My first installment described CLEAR‘s Terms of Service horror show. My fun continued when I finished my account activation and got on the net.
I quickly noticed a time lag in my surfing. Speedtest confirmed that the bandwidth was not what CLEAR had advertised.
CLEAR had promised me 7Mb/1.2Mb when I signed up. I was seeing 650Kb/30Kb, at best. I’d have faster bandwidth by etching bits onto rocks and throwing them at passing cars.
I’ve been quite satisfied with my Qwest 7Mb/894Kb DSL service. It had occasional bandwidth hiccups, but none were major. Their customer service was great and the service reliability was rock solid.
A man may choose to tinker with something that’s not broken, and look for “better” alternatives. I’ve done that to my Internet access. Woe is me.
I’ve occasionally thought about switching to home WiMAX. The reasons include mobility, if we add on mobile service; fewer phone cords in the house; more latitude in configuring our home offices; and maintaining our Internet access if we move. And so last week, I made the switch: I cancelled Qwest, went to the CLEAR website, and signed up for their “Home Internet” premium service. It’s $40/month, and promised 7Mbit down (or 6Mbit, depending on the sales document) and 1Mbit up. All the stock image photos had smiling faces. What could go wrong?
My experience with it has been terrible. So much has gone wrong that I’ll have to spread the bad news across multiple posts.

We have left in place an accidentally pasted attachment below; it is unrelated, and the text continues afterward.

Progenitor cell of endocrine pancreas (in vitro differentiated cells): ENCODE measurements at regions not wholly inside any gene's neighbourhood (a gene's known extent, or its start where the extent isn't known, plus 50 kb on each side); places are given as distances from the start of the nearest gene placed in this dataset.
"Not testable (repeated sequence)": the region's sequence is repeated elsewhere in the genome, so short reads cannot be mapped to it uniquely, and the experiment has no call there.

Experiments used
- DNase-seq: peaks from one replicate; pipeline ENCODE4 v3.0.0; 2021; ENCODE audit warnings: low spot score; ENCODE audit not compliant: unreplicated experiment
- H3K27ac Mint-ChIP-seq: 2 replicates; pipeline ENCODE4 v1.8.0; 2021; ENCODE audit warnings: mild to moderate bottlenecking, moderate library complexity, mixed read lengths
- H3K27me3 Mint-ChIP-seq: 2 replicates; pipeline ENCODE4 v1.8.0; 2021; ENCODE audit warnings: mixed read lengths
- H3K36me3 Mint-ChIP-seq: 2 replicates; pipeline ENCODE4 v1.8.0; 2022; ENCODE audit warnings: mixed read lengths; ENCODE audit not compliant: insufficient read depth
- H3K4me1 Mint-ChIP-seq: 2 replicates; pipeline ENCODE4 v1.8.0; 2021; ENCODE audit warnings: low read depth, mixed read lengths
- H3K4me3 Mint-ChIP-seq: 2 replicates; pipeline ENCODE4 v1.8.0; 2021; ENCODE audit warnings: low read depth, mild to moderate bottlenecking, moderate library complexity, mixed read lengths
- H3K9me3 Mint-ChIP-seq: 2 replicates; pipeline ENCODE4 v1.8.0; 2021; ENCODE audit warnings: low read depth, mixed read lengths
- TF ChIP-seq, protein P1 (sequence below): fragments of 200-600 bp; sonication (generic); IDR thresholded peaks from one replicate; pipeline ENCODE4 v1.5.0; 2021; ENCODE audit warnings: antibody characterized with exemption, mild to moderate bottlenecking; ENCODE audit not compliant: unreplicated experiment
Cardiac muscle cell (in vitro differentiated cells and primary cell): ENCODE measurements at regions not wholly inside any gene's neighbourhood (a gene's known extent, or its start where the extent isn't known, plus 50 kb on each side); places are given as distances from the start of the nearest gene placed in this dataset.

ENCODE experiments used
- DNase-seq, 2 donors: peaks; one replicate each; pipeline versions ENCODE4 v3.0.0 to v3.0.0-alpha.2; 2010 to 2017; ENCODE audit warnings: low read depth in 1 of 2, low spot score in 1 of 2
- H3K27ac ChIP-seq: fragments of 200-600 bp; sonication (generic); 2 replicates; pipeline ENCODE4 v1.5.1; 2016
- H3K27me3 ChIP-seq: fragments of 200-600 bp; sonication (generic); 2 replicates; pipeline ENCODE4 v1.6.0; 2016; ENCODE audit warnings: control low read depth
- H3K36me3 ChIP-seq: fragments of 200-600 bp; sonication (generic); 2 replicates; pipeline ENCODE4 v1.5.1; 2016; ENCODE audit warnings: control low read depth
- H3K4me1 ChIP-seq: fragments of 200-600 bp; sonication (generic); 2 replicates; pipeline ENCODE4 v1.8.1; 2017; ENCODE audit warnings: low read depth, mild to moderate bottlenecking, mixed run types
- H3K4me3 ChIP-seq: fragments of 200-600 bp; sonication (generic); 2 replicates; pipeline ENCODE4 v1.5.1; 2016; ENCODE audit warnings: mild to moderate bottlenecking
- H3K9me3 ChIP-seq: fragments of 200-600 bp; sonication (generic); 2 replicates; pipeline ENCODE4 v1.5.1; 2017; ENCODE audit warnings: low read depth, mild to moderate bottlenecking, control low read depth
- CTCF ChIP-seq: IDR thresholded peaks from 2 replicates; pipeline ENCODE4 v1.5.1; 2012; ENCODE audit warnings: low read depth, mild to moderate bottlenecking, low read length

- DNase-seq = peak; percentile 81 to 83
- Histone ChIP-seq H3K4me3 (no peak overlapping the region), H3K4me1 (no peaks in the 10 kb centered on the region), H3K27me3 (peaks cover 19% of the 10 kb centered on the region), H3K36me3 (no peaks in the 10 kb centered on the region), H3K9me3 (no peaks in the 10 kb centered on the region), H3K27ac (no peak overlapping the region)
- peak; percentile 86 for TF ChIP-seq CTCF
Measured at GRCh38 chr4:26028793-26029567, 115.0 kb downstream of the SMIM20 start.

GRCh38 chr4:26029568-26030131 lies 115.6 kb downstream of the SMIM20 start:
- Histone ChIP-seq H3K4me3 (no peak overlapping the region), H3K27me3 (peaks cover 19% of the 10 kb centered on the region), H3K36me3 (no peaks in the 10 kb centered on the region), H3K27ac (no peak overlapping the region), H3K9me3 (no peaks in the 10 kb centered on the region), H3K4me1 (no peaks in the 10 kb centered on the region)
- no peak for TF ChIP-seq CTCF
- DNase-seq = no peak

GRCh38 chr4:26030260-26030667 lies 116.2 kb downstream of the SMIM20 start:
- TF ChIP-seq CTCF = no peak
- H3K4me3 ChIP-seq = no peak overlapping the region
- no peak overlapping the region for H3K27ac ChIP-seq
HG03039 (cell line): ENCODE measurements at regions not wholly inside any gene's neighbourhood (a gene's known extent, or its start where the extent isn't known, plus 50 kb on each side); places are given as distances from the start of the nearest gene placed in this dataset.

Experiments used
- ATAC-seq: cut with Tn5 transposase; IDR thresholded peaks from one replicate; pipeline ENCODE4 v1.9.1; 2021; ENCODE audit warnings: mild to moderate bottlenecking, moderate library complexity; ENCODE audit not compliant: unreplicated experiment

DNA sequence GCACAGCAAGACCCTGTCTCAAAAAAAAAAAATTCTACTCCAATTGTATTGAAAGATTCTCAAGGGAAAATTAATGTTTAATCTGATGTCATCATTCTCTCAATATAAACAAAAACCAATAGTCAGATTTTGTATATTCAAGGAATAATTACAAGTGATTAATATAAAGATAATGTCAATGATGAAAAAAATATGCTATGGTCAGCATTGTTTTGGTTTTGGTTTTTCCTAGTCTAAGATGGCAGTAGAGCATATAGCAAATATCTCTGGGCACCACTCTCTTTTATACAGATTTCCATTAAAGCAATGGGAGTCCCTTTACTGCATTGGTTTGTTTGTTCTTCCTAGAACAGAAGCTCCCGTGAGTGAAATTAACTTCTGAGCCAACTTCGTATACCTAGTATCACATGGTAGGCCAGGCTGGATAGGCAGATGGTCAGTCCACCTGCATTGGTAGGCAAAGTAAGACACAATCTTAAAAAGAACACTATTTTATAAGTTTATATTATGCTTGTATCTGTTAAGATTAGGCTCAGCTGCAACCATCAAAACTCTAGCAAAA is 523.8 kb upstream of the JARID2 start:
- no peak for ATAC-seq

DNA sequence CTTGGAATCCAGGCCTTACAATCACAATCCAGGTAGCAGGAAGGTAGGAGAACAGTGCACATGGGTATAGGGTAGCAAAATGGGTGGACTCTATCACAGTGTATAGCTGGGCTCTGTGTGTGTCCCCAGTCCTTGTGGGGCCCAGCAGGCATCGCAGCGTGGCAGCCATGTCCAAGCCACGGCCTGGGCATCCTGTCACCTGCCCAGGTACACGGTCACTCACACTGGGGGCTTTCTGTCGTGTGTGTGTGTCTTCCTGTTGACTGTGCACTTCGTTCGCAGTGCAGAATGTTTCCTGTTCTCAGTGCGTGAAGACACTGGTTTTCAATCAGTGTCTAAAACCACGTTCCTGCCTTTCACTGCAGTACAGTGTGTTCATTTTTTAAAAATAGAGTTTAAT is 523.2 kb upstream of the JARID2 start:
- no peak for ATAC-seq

Let’s talk about signing up, setting up, and the Terms of Service.
If you wonder why some of us consider Portland far more supportive and embracing of technology innovation, and of open-source, take a look at just two reasons: CivicApps and Portland Ten.
So Michael Arrington has moved to Seattle. Zippity-doo-dah. There goes the neighborhood.
Historic Seattle now has a blog. If you’re interested in Seattle architecture preservation, check it out.
I like eating at Hilltop Ale House. It’s in a great location, has a fun atmosphere, and provides very good -to- excellent food for the money. Their soups can be to die for. It’s a good meeting place for start-ups, and they don’t hassle you if you linger a bit. Last but not least, I like Tim and Beau, bartenders/waiters extraordinaire.
Hilltop recently made two changes to their menu. Both of these changes suck.
They silently reduced the size of their Goat Cheese Salad, I guess as a cost-saving measure. It used to be a kickin’ salad, but now it’s just OK.
Suckage #2, the Greater Offense
They committed a far larger offense in another dish. They removed the tabouleh from their Artichoke Hummus Pita Plate.
Cleaning the mental loft of some odds and ends…
An ex-colleague torpedoed my reputation with a start-up. I uncovered this from the timing of the company’s backing out, a LinkedIn update, and a third party’s casual comment. It gets better: I had been neutral about them, due to doubts about the company’s technical direction and market opportunity. OOTB they said TBNT, and a few days later I discovered the torpedo in the water. The epilogue: I’ve since learned things that confirmed my earlier qualms about the company, so it’s just as well (good for me, actually) that our talks are off. So to my anonymous known admirer: Thanks for helping me dodge a bullet! And, Bitter, party of 1: Your table is ready.